Thanks to this guy, we have landline telephones today.

The invention of the telephone is credited to Alexander Graham Bell, a Scottish-born scientist and inventor who was deeply fascinated by sound and speech. Bell’s breakthrough came in 1876 when he successfully transmitted the first intelligible speech over a wire. His famous words, “Mr. Watson, come here. I want to see you,” marked a pivotal moment in the history of telecommunications.

Bell’s telephone operated on the principle of converting sound waves into electrical signals that could be transmitted over a wire and converted back into sound at the receiving end. This groundbreaking technology revolutionized communication by allowing people to have real-time conversations over long distances, eliminating the need for written messages and the delays associated with the postal service and telegraph.

The early telephones were relatively simple devices consisting of a mouthpiece, a receiver, and a manually operated switchboard. To make a call, users would turn a crank on the telephone to alert the operator, who would then establish a connection between the calling and receiving parties by manually connecting the appropriate wires on the switchboard.

Alexander Graham Bell's first telephone
This is what the first telephone looked like — not much like the landlines we’re used to today, is it?

Initially, telephones were primarily used for business and professional purposes. Companies, government agencies, and wealthy individuals were among the early adopters of this new technology. However, as the telephone network expanded and became more accessible, it began to reach a broader audience.

The proliferation of telephones required the development of a comprehensive infrastructure to support the growing demand for connectivity. Telephone poles were erected, and miles of telephone wires were laid to connect homes, businesses, and communities. Switchboard operators played a crucial role in manually connecting calls, ensuring that messages reached their intended recipients.

As the popularity of the telephone soared, advancements in technology led to significant improvements in both the design and functionality of the devices. Manual switchboards gave way to automatic exchanges, allowing users to directly dial telephone numbers and establish connections without operator assistance. This innovation further democratized telecommunications and made it more convenient for people to communicate with one another.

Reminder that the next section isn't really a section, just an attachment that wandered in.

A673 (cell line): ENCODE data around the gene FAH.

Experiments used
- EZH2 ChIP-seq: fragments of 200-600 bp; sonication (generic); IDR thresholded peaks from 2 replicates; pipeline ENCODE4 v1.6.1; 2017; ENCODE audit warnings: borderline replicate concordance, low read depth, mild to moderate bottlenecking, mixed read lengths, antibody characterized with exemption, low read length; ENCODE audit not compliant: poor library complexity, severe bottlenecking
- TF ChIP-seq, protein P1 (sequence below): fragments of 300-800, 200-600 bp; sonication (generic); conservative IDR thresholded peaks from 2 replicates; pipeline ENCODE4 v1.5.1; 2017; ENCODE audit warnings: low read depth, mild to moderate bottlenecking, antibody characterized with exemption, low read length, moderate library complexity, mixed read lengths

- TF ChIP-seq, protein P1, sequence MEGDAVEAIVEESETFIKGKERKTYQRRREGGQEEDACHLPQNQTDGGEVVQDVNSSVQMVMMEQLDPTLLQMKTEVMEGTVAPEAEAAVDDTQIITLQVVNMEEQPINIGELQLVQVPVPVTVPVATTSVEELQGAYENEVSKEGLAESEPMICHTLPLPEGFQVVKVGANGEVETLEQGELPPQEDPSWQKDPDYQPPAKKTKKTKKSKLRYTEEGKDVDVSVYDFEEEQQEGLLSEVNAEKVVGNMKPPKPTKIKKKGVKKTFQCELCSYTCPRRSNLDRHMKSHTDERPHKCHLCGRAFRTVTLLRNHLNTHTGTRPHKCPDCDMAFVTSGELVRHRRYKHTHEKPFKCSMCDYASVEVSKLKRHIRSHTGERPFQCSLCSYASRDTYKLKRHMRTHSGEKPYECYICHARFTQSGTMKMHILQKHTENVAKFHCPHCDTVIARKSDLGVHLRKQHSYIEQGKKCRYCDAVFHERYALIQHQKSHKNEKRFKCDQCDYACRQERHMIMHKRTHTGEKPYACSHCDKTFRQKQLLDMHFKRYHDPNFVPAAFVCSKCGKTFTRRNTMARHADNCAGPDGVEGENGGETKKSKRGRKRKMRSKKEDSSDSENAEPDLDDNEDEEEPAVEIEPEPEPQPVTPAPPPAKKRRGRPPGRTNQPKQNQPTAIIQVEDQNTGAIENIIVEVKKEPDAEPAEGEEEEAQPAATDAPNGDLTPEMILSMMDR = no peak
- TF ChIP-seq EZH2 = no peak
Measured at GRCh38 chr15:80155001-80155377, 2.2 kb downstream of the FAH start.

As you probably already know, the telephone didn’t just transform individual communication — it also had a profound impact on society as a whole. It revolutionized business practices, enabling faster and more efficient interactions between companies and their customers. It facilitated the growth of industries such as telemarketing and customer service. Moreover, the telephone has come to play a crucial role in emergency services, providing a lifeline for individuals in need of immediate assistance.

The next chapter in the history of telecommunications would witness the advent of wireless communication, marking yet another significant leap forward in the evolution of telecommunication technology. But that story — and the details on the landline’s rise to prominence — will have to wait for the next installment of the Landline Lowdown.

Stay tuned for Part 2 of the Landline Lowdown, where we’ll take a deeper look at the rise of the home phone and wireless communication. Until then, remember to hold your cell phone near and dear and thank goodness it’s not a carrier pigeon.